• On April 24, HCD contacted Miller and compromise language was worked out on the phone.
  • Piedmont staff requested written confirmation that the  agreed language would result in a “compliance determination”.
  • A pre-certification letter was received from HCD on May 10, 2011.

The HCD insists that one example of a constraint by the City Charter would be the failure of a ballot measure changing the City’s Zoning Map to exclude single family housing and allow higher density to accommodate more low income housing units.

Editors note: The Piedmont City Charter states: “The Council may classify and reclassify the zones established, but no existing zones shall be reduced or enlarged with respect to size or area, and no zones shall be reclassified without submitting the question to a vote at a general or special election.” (Section 9.02 of the Charter of the City of Piedmont,  as Amended March 2008))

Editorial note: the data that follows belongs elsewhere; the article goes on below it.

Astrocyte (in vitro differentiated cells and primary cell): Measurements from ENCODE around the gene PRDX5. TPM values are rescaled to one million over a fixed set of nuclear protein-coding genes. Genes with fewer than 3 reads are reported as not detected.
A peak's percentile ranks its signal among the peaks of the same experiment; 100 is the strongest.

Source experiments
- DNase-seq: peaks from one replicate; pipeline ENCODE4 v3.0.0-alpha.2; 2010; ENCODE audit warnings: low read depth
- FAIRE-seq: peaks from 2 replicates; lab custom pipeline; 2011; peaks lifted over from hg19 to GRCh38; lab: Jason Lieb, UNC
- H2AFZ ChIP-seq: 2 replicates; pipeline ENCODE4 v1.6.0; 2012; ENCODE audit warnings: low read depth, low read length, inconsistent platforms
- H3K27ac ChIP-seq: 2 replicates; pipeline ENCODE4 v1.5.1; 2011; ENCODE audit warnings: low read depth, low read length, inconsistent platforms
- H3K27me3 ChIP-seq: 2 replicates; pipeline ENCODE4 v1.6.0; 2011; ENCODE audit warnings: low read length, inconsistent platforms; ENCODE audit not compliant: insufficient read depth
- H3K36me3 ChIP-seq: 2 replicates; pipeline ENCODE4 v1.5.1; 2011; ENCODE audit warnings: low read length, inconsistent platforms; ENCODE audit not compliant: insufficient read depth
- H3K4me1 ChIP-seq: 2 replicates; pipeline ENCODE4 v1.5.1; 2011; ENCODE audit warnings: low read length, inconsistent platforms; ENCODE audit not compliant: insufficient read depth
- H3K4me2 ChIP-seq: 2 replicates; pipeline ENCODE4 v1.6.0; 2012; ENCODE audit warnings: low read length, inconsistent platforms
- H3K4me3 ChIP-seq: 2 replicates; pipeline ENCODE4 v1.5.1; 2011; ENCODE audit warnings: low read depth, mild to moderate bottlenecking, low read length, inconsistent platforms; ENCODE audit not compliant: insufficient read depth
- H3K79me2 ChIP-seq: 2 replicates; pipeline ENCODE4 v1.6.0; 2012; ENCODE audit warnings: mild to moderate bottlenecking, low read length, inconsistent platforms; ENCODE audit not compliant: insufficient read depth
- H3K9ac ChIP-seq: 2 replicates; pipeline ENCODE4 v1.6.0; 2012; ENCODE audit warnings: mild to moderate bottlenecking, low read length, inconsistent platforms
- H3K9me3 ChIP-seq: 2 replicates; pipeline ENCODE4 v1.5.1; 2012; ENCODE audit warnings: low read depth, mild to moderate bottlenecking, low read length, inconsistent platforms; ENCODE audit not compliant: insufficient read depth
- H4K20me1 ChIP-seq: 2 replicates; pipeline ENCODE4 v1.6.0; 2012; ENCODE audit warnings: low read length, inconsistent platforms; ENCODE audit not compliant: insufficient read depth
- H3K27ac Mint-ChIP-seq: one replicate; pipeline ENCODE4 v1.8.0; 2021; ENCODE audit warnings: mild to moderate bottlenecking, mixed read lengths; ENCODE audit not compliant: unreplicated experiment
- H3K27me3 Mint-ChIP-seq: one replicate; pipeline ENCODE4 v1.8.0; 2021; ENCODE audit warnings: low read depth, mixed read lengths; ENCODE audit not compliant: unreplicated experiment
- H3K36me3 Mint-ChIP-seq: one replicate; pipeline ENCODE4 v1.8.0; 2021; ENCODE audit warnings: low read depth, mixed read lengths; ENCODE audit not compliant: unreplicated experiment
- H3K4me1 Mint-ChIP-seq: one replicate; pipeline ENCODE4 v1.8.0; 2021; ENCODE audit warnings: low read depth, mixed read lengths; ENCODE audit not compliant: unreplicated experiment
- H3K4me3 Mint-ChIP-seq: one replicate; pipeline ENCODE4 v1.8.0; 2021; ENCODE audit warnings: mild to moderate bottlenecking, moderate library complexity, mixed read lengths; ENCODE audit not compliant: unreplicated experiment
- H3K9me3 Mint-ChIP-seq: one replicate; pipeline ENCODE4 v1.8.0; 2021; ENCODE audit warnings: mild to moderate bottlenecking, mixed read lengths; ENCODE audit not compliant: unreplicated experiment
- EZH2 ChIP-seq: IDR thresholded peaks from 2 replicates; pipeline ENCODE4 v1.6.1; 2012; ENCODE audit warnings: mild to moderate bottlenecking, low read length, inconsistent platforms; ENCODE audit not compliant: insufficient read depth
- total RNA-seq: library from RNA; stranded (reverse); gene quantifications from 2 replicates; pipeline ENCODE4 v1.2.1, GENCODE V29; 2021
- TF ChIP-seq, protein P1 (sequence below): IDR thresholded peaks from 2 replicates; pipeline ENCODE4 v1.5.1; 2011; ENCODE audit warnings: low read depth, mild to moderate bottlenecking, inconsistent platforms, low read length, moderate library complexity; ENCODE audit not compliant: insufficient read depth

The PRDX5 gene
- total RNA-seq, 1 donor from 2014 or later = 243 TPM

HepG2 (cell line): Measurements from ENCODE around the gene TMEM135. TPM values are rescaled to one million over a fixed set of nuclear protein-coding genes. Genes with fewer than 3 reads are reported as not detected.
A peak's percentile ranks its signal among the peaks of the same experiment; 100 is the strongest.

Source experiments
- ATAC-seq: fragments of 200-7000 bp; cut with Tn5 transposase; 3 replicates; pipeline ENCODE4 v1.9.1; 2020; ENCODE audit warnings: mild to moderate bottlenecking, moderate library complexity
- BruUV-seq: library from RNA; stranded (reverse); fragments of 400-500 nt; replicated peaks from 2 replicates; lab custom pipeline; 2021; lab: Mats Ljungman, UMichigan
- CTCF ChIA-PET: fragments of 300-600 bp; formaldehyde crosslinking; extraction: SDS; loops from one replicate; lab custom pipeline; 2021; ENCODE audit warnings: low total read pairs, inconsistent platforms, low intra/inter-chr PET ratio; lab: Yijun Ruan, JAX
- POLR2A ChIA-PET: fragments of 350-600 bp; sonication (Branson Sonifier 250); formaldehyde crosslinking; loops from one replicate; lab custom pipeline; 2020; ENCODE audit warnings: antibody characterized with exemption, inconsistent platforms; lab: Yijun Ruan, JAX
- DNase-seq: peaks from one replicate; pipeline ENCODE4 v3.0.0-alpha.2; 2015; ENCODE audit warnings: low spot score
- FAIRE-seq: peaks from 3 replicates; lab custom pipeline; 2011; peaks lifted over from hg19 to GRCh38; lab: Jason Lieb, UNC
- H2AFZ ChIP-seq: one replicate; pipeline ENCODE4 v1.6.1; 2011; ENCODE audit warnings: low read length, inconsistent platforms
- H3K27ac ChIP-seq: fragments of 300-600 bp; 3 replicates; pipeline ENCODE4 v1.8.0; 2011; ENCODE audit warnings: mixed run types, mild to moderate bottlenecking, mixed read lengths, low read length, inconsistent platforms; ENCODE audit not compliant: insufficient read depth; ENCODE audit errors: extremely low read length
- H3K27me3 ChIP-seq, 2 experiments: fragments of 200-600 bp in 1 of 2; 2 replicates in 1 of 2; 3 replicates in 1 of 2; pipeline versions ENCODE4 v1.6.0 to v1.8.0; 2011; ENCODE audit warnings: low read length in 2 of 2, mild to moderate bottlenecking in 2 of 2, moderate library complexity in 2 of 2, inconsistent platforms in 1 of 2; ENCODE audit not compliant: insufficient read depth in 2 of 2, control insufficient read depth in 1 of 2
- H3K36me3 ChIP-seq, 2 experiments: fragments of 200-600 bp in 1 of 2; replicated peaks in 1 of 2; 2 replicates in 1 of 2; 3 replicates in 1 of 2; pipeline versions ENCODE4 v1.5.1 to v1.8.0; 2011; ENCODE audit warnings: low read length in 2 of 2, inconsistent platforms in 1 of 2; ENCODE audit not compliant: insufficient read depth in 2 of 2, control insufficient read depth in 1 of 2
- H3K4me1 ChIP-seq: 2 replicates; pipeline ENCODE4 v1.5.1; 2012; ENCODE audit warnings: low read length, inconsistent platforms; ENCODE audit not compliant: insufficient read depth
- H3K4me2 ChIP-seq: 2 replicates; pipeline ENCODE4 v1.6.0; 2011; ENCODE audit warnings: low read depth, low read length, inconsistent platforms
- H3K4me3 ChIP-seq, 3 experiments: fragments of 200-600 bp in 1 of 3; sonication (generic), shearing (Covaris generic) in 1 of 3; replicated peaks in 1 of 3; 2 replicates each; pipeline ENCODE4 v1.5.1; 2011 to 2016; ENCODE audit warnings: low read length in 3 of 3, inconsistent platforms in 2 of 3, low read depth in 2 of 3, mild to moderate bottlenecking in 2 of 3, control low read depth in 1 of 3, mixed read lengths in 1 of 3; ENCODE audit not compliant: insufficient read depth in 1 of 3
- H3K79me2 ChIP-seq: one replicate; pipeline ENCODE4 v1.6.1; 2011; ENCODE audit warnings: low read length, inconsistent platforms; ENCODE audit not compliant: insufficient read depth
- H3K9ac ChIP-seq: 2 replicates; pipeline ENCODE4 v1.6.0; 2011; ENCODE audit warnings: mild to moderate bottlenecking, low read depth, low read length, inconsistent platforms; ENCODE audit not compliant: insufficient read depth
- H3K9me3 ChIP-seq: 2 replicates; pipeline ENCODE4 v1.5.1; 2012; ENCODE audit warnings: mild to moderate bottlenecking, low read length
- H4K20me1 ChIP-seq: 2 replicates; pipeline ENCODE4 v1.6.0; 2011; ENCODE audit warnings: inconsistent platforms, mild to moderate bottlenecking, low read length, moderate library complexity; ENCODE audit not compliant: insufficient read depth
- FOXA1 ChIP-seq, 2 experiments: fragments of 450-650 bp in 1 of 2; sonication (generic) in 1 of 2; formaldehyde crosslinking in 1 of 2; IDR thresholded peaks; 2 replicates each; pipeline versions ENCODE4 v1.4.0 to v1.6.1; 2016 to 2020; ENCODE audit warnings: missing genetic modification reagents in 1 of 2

The Experience of Other Cities in California

In contrast to the difficult relationship with the State as related by Miller, all the cities in some California counties (Calaveras, Del Norte, Glenn, Imperial, Inyo, Kings, Nevada, Yolo) received quick approval of their Housing Elements from HCD in 2009-10.  Meanwhile a number of small, affluent cities (Lafayette, Laguna Beach, San Clemente, Palm Desert, Del Mar, Woodside, Santa Barbara, Los Altos, Ross, San Marino) were “out of compliance” because the State rejected their Housing Elements. Some very expensive communities (Saratoga, Dana Point, Belvedere) with lower densities than Piedmont found successful strategies for quick approval. Belvedere and Mountain View successfully appealed their RHNA (Regional Housing Needs Allocation) as determined by the regional planning agency ABAG (Association of Bay Area Governments).  Piedmont chose not to appeal the increased number of required housing units as specified in the RHNA.